• Jed Johnson

The Pulse - GrowthWorks Looks into the Latest Trends

You’ve heard from me in the past nine months working at GrowthWorks through certain blog pieces, but I’d like to officially introduce myself: I’m Jed, GrowthWorks’ “trend guy,” and this marks the first blog in a series of monthly posts where I’ll fill you in on the newest consumer and industry trends! I play an important role in our team here keeping us up to date on the latest happenings in everything from boutique fitness to kombucha to Uberization. In any industry, it’s important to stay on top of trends to inform new ventures and directions, but even more so in strategy and innovation consulting, where we are in the business helping our clients grow through an understanding of where the future is headed.

Being knowledgeable about consumer and industry trends isn’t something you’re born with, and it has nothing to do with me being a digitally-savvy 22-year-old with a good fashion sense (one exception to this rule is that I’m uniquely qualified to explain “adulting”). Trend-tracking is a skill anyone at any age can learn, in or out of consulting. What does it take to be a good trend-tracker then? It comes down to a few key qualities and skills, all of which can be cultivated through practice:

  1. Be Open: if you’re not open to new ideas, chances you will stick to what’s familiar and won’t be paying attention to changes going on in the world. Trend-tracking is all about being future-forward, which means you have to be open to accept the new and unfamiliar things that are changing the world, even if they go against your worldview.

  2. Be Creative: In order to be compelling and relevant, trends have to encompass more than what is immediately obvious. Anybody can learn about a new trend from a newspaper article, but creating valuable and engaging trend reports is an art that involves bringing many disparate trends together into a concise and compelling presentation. Above all, it’s important to communicate trends in a way that is relevant for to those involved, because it usually takes a great deal of imagination to explain how gamification, flexitarianism, or mid-century design resurgence is relevant to whatever problem needs to be solved. When trends are communicated in an inspirational and curated way, it can mean the difference between being unable to solve the problem at hand versus developing winning innovation.

  3. Be Observant: Being on top of trends means looking for them everywhere, all the time. This includes paying attention to things you may not necessarily care about or even dislike. Personally speaking, I have a hard time watching commercials (the after-effects of growing up in a family without cable TV). However, one of the ways I learn about new product launches and the way they’re communicated is by watching commercials at the gym. Keeping a pulse on all parts of the media environment, which is ever more difficult in an age of filtered and customized content on social media, is vital to moving beyond my comfort zone and getting a grasp on what’s really going on in the world of consumer behavior.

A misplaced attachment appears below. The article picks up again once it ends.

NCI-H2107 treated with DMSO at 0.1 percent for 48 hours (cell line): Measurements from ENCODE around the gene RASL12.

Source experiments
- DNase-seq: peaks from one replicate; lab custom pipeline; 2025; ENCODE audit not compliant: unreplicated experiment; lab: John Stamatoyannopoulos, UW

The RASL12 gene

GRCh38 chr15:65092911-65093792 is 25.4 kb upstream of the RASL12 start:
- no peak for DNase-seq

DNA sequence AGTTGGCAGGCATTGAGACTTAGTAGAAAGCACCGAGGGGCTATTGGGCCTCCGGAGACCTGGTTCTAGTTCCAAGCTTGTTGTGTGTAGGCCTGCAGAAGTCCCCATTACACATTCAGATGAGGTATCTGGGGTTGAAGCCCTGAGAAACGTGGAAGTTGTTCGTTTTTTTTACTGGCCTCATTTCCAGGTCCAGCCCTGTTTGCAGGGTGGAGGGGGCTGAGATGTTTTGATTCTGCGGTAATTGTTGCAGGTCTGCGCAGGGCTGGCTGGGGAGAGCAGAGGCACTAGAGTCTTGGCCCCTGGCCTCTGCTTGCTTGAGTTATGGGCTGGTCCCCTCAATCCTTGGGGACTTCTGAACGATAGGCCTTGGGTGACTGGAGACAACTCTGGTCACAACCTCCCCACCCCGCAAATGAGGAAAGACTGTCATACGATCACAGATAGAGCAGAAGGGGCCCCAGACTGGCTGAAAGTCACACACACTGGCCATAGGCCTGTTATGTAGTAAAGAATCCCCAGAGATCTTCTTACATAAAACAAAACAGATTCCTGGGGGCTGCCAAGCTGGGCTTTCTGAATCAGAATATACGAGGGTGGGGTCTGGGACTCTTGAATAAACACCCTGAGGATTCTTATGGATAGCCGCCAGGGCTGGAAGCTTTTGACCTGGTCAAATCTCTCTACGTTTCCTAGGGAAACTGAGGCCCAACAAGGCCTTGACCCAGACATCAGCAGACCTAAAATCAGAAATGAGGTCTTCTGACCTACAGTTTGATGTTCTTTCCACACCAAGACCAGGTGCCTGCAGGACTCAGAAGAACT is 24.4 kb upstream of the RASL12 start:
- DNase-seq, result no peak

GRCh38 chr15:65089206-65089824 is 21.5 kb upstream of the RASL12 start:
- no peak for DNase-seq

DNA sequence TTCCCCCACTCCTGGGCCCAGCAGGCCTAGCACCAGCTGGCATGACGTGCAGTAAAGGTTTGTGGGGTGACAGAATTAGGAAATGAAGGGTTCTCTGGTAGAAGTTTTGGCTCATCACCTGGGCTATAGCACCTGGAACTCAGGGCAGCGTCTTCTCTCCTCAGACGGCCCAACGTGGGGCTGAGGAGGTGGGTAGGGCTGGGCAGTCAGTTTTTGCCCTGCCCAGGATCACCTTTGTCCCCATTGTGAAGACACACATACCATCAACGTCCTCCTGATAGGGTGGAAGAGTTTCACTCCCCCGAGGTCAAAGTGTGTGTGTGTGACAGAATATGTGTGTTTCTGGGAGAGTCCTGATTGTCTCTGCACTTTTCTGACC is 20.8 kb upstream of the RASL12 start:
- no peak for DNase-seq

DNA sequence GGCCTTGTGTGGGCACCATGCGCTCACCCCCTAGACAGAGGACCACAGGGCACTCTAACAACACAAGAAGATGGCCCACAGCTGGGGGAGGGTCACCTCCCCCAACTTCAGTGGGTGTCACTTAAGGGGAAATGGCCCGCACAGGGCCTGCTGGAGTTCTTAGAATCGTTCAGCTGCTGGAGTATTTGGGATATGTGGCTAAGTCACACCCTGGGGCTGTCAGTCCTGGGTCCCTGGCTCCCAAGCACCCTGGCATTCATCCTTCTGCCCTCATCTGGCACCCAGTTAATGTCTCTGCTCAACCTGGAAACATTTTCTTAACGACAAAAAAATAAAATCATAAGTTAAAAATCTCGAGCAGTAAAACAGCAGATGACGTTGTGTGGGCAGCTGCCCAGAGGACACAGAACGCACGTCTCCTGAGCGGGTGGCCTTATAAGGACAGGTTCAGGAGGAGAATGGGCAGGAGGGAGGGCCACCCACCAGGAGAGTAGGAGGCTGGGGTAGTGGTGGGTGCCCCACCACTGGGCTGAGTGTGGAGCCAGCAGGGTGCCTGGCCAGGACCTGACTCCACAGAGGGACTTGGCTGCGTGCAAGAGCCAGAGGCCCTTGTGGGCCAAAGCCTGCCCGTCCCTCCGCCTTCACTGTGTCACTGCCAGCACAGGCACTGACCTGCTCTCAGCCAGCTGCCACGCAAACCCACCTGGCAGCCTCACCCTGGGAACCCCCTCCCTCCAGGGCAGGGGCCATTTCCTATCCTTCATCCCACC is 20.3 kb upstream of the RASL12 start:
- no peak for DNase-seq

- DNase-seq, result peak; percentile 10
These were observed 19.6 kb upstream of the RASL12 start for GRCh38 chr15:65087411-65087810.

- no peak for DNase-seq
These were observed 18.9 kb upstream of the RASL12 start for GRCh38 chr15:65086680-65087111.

We live in an age of accelerated change. Companies that rose precipitously through alignment with a trend face an even more precipitous fall if they fail to innovate. Even the most seemingly solid sectors are being upended. Ten years ago, who would have thought the hotel industry would so suddenly be disrupted by Airbnb? Or that the automobile insurance industry could soon be rendered obsolete because of driverless cars? These examples have shown us that no industry, no matter how large and prominent, is immune to disruption.

Before disruption occurs it manifests as a trend, indicating potential gravitational shifts in the consumer market is changing for those who read them correctly. It’s important to distinguish between a trend and a fad, and I usually go about this in one of two ways. Firstly, fads are released to huge fanfare, which has a correspondingly huge response, right at the outset, whereas trends slowly but steadily gather steam. Though some might think that fads are worthy of our attention, the truth is that as quickly as they become popular they diminish even faster. This is because a fad is set up to disappoint when its growth is no longer sustainable. However, fads can contribute to trends in a very big way.

For example, Pokémon Go (for those of you who missed the mania, Pokémon Go is a mobile app with an innovative Augmented Reality (AR)) was a huge hit in July, 2016 with millions of players swarming parks and streets across the country. Two months later, daily users dropped precipitously for Pokémon Go and its popularity could not be sustained. Despite Pokémon Go’s brief time in the spotlight, it has allowed for millions of people to experience what AR is capable of, potentially driving many new innovations in this area in years to come.

Our trend-tracking is presented to our clients as Future Cast™, which is GrowthWorks’ proprietary offering. Though much of our work at GrowthWorks has always included trends, Future Cast takes the trends most relevant to a client and synthesizes it into a compelling report that can be a guidepost for future strategy and innovation. Future Cast is powered by our powerful trend database, which organizes hundreds of consumer trends, both established and emerging, across industries and around the world.

If you’re ever interested in learning more about Future Cast, please contact us at GrowthWorks. We’d love to hear from you.